Light Therapy Is Good For Your Sleep. Here's Why

It can be frustrating when you toss and turn all night just to wake up and realize you've gotten no sleep. Even though it may seem like nothing is giving you a good night's rest, there may be a simple solution to your problem.

Light therapy may sound like it would keep you up all night, but its benefits include helping you sleep well at night. According to the Sleep Foundation, light has a strong effect on three important aspects of our sleep. These are our circadian rhythms, melatonin production, and sleep cycles. Since light is the most important key to each of these, it certainly plays a role in getting them realigned.

Although there are many external factors that may cause your sleep issues, it's worth taking a look at how light therapy could help balance your sleep schedule once more. Including sleep, light therapy also has many benefits pertaining to our overall mood and mental clarity.

How light therapy improves our sleep

According to Sleep Education, one of the ways light therapy can improve our sleep is by improving our circadian rhythm. Many sleep disorders, including insomnia, are caused by a disrupted circadian rhythm. Just like a clock tells us the time of day, our circadian rhythm is an internal clock that tells our body when it's time to be awake and when it's time to go to bed. Sleeping disorders, then, mean that our body isn't properly processing this information and, therefore, is keeping us up at night. Light therapy involves using a safe amount of light to tell our bodies that it's time to be awake. By continually using light therapy daily at the right time, you reset your circadian rhythm.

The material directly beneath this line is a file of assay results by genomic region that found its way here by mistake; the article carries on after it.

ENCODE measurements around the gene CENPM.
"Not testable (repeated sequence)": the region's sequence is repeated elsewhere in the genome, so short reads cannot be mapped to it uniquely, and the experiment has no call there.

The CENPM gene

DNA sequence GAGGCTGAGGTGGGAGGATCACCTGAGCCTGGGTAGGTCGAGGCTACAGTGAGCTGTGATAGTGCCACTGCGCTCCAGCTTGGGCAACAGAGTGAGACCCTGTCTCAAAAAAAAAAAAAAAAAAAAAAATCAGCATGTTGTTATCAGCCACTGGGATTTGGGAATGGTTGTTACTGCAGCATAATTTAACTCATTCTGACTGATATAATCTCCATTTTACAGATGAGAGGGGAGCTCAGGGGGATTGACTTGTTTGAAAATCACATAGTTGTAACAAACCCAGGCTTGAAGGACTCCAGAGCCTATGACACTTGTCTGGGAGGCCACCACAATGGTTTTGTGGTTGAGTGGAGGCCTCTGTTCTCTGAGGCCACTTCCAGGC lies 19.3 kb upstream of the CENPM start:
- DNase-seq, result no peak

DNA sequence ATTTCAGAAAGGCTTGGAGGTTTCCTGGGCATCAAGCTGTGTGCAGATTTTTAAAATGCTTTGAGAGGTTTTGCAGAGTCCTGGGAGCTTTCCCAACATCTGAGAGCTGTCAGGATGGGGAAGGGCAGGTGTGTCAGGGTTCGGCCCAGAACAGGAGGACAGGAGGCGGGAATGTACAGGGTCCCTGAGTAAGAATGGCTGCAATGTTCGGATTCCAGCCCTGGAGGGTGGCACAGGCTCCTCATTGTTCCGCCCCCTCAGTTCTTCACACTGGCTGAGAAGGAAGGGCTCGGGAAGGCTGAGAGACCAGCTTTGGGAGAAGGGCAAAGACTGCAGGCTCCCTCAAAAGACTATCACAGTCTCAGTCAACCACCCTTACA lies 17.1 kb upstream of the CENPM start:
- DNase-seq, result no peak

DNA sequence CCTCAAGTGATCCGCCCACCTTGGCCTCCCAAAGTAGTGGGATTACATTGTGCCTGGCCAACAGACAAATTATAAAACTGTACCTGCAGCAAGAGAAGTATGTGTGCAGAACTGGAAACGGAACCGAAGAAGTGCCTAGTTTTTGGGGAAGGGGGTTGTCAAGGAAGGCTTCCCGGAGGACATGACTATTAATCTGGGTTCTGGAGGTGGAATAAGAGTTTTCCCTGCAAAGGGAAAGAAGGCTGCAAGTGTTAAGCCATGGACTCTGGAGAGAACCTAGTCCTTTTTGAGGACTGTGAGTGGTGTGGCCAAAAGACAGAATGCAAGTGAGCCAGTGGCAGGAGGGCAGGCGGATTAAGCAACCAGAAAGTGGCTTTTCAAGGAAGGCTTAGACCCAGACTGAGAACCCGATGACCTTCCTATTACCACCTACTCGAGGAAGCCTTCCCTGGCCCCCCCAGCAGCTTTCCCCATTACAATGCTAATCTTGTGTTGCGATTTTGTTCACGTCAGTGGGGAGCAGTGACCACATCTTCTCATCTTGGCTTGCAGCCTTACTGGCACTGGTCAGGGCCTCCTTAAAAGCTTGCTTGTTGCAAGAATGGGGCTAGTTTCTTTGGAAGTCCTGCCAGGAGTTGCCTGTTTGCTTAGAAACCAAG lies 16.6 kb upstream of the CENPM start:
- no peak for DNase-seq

Conditions like depression and seasonal affective disorder can also cause disruptions in your sleep. Using light therapy can help simulate sunlight in a way that can ease these disruptions. Since seasonal affective disorder, or SAD, is partially caused by the shortening of the day in winter, this simulation of sunlight can help in the evening when it's still early in the day but dark outside (via Verywell Health).

If you or someone you know is struggling with mental health, please contact the Crisis Text Line by texting HOME to 741741, call the National Alliance on Mental Illness helpline at 1-800-950-NAMI (6264), or visit the National Institute of Mental Health website.

Things to keep in mind about light therapy

When deciding whether light therapy is right for you, there are a few things to take into account. Light therapy is a great way to help reset your sleep but shouldn't be used as the only solution. Using light therapy should be considered as an add-on treatment for sleep disorders. When using a light therapy box or simulator, you should use it around 14 to 16 inches away from your eyes — and not directly in your eyes. Be sure to use the light box in the morning or the early evening for to reap its full effects (via Healthline).

According to The Zoe Report, you can also use light therapy by simply catching more sun. If you find yourself working from home more often, utilize the daylight by grabbing breakfast outside or near a window. If you plan to use light therapy for your sleep, you should plan to catch some sun or light for around 30 minutes to two hours a day, depending on how strong the light is. When nighttime rolls in, limit the amount of light you receive to signal to your body that it's time to wind down for sleep.